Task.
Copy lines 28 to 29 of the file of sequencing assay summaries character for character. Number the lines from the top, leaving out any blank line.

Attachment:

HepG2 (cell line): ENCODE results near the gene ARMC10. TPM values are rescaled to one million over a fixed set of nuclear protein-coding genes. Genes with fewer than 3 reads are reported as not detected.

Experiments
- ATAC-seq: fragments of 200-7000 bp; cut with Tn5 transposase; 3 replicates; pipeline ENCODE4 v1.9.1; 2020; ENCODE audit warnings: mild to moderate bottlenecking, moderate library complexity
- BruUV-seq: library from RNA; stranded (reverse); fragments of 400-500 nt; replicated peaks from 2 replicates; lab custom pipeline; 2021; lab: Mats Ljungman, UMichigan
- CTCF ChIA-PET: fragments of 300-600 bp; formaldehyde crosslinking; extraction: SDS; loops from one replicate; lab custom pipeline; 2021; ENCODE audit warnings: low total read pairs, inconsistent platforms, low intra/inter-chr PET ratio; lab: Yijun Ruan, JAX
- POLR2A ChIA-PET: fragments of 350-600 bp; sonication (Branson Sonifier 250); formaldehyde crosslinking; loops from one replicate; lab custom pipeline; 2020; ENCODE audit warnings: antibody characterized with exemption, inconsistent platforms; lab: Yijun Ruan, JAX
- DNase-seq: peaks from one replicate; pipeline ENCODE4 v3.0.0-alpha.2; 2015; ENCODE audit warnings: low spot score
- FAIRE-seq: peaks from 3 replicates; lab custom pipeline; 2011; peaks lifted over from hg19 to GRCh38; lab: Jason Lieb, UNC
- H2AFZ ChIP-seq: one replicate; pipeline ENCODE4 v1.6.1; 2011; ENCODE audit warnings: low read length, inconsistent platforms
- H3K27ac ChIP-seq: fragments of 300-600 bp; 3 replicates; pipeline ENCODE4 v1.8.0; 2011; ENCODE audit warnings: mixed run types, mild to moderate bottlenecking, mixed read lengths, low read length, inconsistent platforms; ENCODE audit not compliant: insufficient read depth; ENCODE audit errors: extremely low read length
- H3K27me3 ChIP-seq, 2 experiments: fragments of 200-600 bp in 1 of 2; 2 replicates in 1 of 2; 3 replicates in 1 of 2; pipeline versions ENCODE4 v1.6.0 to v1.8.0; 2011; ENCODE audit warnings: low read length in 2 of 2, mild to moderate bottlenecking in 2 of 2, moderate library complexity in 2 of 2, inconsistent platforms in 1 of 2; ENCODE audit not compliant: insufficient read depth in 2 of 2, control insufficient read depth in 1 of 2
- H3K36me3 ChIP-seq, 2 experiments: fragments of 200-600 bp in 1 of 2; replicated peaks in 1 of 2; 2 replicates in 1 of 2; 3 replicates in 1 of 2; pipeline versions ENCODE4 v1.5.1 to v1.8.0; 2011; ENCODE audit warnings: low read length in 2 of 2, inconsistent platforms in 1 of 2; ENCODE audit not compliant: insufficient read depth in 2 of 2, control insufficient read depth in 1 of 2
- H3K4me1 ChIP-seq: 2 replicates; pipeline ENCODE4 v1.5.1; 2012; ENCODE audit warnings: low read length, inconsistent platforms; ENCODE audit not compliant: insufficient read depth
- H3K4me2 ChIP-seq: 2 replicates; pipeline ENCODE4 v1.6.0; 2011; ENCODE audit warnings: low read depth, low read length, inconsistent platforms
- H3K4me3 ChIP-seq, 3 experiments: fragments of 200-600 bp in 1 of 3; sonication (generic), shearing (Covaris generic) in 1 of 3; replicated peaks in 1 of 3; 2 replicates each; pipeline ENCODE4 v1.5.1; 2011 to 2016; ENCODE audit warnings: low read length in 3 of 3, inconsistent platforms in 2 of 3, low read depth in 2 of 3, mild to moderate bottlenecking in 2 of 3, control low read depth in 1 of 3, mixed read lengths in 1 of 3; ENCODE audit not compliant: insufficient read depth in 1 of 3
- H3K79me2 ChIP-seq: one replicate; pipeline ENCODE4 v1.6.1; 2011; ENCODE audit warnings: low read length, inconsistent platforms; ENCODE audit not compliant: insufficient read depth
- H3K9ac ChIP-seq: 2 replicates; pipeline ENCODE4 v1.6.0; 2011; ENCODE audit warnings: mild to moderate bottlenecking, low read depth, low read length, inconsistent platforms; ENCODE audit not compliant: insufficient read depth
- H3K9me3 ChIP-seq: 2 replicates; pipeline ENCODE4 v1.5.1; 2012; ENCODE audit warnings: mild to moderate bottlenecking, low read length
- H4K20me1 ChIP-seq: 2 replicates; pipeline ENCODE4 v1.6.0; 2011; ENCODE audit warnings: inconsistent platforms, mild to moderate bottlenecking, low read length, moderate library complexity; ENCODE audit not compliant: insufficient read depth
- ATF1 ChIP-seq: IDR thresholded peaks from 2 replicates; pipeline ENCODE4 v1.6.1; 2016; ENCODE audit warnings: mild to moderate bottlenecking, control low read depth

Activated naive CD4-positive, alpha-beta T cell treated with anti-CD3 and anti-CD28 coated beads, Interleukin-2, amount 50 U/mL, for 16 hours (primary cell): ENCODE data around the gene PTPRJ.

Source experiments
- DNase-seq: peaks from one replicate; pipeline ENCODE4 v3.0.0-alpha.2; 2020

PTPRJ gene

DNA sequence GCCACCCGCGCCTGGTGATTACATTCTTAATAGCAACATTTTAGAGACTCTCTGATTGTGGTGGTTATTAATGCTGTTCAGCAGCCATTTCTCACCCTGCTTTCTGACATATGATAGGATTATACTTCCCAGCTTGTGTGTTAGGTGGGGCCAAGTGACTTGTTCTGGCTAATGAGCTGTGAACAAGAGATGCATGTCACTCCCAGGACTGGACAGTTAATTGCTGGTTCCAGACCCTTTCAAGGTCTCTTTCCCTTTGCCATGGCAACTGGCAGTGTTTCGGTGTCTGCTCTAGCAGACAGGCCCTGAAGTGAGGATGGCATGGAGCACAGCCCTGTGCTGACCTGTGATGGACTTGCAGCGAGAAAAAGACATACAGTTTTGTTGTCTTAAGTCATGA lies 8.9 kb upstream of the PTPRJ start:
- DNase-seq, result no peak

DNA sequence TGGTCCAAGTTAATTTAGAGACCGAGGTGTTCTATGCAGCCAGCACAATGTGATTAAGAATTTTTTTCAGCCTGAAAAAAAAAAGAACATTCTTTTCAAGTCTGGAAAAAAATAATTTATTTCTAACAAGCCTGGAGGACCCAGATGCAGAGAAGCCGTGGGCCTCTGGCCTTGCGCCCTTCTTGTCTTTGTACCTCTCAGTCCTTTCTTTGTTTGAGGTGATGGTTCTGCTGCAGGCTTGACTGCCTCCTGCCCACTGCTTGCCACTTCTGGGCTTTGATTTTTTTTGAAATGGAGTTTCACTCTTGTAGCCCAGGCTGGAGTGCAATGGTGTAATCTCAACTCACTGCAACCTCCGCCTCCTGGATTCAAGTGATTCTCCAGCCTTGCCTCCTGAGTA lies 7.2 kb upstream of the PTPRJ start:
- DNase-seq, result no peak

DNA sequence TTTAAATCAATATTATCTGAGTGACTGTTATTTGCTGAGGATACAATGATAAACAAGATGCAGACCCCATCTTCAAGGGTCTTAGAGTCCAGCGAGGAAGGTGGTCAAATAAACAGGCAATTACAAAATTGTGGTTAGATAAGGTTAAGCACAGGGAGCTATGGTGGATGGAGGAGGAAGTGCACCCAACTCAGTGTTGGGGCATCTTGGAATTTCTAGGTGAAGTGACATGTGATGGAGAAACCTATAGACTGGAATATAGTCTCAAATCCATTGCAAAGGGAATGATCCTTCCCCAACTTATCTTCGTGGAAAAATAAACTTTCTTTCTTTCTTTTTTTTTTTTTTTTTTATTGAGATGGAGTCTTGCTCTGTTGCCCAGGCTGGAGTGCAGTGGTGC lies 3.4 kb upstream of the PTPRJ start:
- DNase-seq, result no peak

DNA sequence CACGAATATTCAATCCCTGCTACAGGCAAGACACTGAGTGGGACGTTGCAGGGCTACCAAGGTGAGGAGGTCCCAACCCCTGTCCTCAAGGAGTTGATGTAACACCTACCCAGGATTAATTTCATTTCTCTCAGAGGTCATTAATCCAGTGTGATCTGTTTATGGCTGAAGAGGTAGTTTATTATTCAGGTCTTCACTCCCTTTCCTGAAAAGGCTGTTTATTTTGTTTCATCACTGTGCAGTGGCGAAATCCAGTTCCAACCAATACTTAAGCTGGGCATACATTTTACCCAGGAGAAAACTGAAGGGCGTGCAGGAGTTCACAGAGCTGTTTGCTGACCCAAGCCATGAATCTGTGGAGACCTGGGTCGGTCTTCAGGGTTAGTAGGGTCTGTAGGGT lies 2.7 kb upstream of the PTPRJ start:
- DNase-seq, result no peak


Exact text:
- DNase-seq, result no peak

DNA sequence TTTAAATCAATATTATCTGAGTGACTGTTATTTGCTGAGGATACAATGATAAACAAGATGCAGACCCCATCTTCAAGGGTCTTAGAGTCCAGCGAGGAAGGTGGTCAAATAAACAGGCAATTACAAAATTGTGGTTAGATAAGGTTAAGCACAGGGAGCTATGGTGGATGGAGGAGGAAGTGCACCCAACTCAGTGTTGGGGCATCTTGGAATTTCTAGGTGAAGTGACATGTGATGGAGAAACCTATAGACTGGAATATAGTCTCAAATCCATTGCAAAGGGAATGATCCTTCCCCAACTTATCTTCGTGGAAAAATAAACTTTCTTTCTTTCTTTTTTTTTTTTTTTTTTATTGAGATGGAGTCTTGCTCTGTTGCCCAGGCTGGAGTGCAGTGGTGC lies 3.4 kb upstream of the PTPRJ start: